I wouldn’t be real and authentic if I didn’t confess that I was having some major frustrations on the trip so far. They are getting in the way of my full enlightenment process (sarcasm, kind of). This is more for me being able to vent, honestly. Plus, if you ever get the crazy idea of doing something like this, here are some insights.
1) The cold and rainy weather: This has been the biggy. The huge biggy. Arrrrrgggg! This entire week has been highs of 60 degrees and lows of mid 30’s and rainy. Lots and lots of rain and storms and little windows for hiking. Thus sleeping in my tent has not been enjoyable. It’s been really hard to stay motivated to climb when I wake up because I know the summit will be wintery, freezing conditions. Have I mentioned I hate snow and the cold??? Not to mention my climbs got delayed by three weeks upon arrival because of all the snow on the mountains. It’ll be a miracle if I can get them all done by the end of summer.
2) Pessimistic People: I can’t tell you how many people look at me like I’m crazy and feel the need to list off every danger they can think of as if I haven’t thought of it before. I can’t help but wonder if they’d be less concerned, and more “That-a-boy” if I were a man. Seriously. So annoying. As if after they list everything off, I’m going to be like, “Wow, you’re right George. I guess I’ll just go back home now.”
3) Hiking by myself: It gets lonely! Thank God I have Spotify to keep me company and that I’ve met others to hike with me along the way. Not to mention, hiking by myself means I have no one to confirm or deny that I’m taking the correct trail or making good decisions. As you all know, there have been quite a few trial and errors thus far.
4) Having T-Mobile: I rarely ever have service or 4G which means I’m always having to dish out a pretty penny for lattes so I can use their “free” Wi-Fi. I also can’t get directions to anywhere unless I have 4G. So I’m often trying to read maps and figure it out myself- a good skill to have, but again, annoying.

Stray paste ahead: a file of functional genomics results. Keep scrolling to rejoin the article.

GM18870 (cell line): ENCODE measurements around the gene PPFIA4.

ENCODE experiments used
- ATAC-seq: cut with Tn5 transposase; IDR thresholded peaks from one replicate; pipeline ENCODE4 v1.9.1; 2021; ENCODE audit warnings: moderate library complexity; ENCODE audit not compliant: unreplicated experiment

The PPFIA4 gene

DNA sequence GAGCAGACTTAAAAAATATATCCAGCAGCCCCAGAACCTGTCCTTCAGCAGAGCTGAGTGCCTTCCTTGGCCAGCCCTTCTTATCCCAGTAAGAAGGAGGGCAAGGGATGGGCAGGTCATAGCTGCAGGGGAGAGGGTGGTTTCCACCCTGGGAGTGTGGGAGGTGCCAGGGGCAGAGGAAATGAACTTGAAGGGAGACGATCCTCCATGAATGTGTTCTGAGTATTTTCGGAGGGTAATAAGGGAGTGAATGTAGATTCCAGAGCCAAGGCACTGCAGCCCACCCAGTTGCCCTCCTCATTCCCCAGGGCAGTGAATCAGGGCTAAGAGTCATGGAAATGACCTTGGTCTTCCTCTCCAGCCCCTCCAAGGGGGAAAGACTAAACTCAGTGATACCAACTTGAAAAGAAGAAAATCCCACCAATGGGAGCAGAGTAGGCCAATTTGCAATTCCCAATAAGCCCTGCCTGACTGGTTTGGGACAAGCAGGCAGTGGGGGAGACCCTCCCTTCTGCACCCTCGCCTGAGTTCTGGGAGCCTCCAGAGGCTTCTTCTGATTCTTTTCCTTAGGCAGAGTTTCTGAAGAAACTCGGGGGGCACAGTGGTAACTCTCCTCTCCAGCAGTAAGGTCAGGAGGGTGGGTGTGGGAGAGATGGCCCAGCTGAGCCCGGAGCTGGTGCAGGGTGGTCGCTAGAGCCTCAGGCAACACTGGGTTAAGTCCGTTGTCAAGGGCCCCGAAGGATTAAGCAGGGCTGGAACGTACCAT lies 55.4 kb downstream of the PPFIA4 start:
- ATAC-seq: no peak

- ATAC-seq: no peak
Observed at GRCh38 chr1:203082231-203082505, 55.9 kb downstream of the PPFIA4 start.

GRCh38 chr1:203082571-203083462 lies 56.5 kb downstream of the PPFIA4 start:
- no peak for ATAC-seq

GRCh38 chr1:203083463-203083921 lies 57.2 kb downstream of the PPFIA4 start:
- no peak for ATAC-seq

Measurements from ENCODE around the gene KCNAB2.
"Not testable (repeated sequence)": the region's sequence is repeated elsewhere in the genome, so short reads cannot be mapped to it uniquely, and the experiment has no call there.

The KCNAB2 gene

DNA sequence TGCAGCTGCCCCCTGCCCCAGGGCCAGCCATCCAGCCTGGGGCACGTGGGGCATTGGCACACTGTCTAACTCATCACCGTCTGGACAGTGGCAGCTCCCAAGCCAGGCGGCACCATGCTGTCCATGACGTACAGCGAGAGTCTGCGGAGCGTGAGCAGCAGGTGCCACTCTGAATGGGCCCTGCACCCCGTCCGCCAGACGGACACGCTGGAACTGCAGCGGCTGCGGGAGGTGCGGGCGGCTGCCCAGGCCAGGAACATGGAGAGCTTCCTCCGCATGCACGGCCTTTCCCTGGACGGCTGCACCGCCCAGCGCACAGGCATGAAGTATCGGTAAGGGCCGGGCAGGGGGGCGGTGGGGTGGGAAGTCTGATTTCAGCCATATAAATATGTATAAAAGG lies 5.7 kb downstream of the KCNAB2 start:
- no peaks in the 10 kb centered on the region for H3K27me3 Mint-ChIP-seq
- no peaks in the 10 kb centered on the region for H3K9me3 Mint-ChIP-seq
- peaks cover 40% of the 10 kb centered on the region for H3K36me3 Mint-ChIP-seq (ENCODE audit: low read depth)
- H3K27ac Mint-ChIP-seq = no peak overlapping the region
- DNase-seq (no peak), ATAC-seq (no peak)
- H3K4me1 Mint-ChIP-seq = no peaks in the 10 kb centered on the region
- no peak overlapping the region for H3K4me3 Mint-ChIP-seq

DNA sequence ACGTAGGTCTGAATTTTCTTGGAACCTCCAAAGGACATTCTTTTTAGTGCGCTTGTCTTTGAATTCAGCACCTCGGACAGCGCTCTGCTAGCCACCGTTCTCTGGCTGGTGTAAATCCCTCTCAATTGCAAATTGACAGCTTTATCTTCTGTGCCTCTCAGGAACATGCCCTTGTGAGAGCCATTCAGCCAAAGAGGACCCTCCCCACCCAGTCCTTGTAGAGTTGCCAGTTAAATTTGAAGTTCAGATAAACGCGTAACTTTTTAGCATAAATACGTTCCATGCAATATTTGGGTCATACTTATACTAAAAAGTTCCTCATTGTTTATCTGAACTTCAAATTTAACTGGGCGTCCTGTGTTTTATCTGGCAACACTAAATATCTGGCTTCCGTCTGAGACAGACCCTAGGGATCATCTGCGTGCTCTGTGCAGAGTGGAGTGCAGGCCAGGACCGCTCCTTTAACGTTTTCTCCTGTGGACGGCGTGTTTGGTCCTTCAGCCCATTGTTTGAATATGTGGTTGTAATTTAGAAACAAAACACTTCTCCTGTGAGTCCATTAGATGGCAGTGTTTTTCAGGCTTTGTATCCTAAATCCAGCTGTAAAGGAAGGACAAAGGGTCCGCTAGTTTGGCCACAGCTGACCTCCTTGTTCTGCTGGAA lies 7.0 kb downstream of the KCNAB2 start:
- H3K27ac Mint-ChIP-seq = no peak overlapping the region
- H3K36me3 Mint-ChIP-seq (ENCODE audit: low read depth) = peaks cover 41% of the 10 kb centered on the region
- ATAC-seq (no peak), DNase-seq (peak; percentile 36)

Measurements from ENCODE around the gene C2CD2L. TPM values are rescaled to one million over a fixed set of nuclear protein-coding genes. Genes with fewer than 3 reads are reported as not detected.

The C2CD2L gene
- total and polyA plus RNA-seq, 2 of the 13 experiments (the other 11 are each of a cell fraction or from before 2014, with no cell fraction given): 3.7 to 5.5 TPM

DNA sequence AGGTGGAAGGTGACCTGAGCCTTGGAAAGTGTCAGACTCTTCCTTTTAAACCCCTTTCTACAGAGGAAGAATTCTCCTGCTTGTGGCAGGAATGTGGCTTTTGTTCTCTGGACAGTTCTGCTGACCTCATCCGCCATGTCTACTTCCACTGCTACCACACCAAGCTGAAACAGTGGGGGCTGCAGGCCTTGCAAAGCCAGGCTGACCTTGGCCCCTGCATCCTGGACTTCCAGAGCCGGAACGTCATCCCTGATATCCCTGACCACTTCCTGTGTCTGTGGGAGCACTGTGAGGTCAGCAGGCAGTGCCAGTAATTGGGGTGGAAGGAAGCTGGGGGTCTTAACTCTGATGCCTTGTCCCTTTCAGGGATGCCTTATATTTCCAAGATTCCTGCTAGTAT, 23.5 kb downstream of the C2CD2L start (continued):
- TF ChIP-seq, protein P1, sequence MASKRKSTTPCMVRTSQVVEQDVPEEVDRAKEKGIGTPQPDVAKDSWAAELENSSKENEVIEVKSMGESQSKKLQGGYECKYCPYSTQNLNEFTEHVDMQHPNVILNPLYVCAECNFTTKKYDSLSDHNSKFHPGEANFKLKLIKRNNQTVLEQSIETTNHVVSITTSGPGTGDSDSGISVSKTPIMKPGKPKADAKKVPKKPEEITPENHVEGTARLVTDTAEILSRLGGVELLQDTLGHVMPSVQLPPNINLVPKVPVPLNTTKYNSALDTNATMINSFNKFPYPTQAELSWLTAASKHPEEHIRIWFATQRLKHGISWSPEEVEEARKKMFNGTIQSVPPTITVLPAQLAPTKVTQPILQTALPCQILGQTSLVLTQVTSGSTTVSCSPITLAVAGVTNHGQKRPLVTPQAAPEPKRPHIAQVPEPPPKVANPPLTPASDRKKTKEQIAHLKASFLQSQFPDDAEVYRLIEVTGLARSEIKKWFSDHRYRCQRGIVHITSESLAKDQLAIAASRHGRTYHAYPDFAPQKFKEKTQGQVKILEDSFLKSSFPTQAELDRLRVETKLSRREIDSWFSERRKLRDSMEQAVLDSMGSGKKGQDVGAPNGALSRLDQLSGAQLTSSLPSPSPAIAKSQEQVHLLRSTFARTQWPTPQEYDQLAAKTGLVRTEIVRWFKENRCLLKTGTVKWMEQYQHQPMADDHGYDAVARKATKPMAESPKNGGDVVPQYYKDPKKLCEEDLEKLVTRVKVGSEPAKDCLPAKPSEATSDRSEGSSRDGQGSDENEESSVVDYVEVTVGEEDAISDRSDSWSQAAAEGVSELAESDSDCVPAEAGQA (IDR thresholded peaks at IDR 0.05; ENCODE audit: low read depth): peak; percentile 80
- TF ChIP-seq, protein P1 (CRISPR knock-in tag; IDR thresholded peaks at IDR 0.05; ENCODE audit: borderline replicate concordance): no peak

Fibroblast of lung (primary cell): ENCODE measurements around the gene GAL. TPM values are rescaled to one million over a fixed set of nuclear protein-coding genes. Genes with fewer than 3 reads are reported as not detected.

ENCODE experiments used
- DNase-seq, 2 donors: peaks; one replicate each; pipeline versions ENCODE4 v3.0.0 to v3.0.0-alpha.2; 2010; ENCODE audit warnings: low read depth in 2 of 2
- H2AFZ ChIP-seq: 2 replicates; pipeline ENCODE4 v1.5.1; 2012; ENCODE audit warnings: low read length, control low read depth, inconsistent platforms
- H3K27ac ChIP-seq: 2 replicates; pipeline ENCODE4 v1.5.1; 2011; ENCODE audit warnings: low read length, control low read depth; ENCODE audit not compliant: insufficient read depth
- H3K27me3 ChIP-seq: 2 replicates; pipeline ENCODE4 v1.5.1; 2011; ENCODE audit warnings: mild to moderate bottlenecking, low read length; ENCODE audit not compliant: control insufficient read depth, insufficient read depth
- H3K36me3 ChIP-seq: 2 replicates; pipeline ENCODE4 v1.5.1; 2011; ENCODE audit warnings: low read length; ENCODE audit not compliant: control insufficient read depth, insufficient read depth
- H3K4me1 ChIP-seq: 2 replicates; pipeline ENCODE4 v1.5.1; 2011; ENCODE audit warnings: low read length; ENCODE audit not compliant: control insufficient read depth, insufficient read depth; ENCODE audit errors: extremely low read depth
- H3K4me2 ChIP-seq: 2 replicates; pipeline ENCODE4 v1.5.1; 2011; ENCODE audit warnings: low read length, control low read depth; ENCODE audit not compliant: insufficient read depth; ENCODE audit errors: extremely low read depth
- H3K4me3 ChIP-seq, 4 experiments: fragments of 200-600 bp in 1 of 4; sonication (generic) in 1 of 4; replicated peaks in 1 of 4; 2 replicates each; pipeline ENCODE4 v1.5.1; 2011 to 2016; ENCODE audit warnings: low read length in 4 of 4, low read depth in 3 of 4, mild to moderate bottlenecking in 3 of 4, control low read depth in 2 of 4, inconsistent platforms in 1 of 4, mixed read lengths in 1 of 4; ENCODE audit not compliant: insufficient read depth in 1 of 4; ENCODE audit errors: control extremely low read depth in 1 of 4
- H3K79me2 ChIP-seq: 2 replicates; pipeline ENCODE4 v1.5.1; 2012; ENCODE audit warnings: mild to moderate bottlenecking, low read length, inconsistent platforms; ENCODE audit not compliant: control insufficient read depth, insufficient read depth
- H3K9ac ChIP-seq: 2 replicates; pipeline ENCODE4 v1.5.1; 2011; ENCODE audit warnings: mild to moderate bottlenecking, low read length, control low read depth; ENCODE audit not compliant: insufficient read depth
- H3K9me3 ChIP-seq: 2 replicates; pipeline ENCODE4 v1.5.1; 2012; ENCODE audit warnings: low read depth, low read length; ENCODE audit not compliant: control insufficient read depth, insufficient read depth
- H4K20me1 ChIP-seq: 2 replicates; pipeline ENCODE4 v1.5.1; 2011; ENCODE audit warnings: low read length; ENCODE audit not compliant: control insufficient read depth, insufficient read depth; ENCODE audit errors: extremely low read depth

5) My GPS Dying: Had to turn back once already because I couldn’t figure out the trail without it. That was a very frustrating day.
6) Not Having an SUV: My car has done okay, but so far I’ve broke a serpentine belt, nearly got stuck in a pot hole that ruined my front bike tire, and I’ve popped my front car tire because of the rough terrain to get to the trailhead.
7) Not Being Able to Shower: It’s been quite the adventure to get in a shower while on the road. I’d be fine with streams, lakes and my portable shower (dripping on me at best), but the weather has been too cold!
That’s all I can think of right now… and I don’t want to dwell on them. I suppose that’s the beauty of blogging. I can let it out and then move on! I know I also have a lot to be grateful for!
Yesterday I climbed Democrat, Cameron, Lincoln and Bross tallying my total to 9, and 7 of those 9, in 4 days. At first glance, it would seem like I’m kicking some serious butt! I was relaxing in my tent near the Quandary Peak Trailhead and almost falling asleep at 7:30pm. But my thoughts about wanting to plan my next week before I would leave for my bi-annual Bushman family Montana trip wouldn’t let me drift off to dream world. Tomorrow, I decided, would be a rest day. “Maybe I could knock off three more mountains before I leave this Saturday,” I thought.